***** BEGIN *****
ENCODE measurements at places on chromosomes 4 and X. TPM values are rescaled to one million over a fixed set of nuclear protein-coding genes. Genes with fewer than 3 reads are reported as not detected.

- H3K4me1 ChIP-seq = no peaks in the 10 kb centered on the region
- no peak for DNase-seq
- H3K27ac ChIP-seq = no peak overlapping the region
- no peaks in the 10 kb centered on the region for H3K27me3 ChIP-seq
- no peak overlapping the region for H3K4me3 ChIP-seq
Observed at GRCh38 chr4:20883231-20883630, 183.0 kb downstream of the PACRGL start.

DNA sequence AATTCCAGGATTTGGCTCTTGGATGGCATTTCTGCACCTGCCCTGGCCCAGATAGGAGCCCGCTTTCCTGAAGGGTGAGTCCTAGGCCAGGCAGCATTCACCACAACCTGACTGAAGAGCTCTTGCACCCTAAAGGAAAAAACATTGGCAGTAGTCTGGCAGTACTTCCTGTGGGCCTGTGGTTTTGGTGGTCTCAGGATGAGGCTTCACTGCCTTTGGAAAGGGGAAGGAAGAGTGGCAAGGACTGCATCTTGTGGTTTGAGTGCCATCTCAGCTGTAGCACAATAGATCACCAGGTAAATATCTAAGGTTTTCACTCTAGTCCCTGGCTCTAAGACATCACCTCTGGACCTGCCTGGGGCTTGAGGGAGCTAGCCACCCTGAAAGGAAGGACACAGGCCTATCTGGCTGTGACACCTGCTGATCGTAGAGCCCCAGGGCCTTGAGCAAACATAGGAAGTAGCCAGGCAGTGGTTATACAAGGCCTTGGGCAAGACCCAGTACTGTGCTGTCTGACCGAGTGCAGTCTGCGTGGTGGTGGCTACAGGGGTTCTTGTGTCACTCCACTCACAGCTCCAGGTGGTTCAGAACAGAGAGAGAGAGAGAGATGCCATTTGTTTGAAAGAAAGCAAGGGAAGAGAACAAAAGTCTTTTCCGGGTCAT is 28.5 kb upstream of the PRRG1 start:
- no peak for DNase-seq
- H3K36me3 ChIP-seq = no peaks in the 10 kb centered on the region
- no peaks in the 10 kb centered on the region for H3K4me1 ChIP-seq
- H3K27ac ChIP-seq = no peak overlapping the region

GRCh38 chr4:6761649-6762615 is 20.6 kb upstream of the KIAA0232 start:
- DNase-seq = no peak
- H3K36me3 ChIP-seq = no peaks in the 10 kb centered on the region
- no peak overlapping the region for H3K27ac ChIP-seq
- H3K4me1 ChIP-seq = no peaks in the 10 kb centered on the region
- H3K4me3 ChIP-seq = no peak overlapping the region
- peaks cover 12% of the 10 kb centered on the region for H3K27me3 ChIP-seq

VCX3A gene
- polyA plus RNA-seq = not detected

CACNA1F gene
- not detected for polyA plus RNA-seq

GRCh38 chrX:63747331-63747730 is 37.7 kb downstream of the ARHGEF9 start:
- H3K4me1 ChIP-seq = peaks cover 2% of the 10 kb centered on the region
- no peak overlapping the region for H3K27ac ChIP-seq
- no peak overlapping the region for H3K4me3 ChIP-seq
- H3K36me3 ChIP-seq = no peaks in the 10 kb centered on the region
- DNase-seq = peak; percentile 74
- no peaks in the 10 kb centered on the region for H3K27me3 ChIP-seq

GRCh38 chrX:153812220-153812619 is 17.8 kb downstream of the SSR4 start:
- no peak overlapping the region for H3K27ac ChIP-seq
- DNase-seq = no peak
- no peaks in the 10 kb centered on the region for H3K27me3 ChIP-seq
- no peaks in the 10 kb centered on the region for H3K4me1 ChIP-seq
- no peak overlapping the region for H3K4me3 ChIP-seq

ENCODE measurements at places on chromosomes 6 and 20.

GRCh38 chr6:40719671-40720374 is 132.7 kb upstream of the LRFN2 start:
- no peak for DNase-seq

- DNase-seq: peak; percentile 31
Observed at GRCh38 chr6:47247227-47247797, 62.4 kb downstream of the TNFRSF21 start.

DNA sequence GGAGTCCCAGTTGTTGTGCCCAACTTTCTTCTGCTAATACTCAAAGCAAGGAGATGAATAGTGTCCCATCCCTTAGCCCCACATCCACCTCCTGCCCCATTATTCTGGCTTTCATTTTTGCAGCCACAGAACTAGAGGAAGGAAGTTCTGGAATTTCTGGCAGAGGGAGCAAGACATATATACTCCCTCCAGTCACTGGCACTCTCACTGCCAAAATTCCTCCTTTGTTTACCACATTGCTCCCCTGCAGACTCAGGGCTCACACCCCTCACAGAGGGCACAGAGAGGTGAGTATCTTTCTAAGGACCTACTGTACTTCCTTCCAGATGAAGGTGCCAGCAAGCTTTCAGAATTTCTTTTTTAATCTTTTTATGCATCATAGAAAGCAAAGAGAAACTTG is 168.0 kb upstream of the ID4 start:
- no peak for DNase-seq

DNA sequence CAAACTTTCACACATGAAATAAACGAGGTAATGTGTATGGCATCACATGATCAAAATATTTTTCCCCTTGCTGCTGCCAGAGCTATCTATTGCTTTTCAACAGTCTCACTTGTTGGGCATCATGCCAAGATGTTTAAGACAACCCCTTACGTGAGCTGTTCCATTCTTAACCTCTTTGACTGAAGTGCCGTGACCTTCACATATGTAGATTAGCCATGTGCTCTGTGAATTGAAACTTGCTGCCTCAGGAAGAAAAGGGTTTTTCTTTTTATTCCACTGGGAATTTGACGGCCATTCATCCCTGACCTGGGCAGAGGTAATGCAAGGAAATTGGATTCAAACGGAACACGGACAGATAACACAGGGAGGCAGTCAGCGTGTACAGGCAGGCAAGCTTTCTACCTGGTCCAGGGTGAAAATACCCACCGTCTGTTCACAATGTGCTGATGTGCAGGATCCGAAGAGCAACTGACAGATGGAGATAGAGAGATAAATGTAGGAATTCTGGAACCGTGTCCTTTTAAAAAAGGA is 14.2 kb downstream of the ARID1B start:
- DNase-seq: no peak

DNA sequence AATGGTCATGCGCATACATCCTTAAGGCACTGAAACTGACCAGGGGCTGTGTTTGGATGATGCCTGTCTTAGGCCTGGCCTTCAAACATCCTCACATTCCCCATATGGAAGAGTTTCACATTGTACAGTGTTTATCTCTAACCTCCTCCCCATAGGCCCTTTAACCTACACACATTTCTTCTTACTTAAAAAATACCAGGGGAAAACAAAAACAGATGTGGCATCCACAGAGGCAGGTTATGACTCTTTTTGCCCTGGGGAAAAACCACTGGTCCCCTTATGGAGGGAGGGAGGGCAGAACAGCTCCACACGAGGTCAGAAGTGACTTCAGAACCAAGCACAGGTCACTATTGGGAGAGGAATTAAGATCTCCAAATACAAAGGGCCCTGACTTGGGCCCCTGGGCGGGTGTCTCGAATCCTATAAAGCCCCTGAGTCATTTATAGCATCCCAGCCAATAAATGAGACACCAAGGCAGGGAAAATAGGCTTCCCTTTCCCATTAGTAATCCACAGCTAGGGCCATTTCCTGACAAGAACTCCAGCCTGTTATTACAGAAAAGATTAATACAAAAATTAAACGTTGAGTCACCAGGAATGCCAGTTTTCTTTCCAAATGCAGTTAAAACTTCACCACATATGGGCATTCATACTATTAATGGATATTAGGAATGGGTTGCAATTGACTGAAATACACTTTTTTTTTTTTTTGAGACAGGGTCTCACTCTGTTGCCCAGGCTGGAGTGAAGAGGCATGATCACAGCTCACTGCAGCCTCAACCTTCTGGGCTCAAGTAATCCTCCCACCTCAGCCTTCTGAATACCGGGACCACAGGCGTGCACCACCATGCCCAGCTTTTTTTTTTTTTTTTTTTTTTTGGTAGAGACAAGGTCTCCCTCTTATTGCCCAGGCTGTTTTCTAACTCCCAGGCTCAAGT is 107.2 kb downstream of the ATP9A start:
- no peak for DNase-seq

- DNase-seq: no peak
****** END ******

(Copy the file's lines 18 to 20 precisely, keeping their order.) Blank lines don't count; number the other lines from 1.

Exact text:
- H3K4me3 ChIP-seq = no peak overlapping the region
- peaks cover 12% of the 10 kb centered on the region for H3K27me3 ChIP-seq

VCX3A gene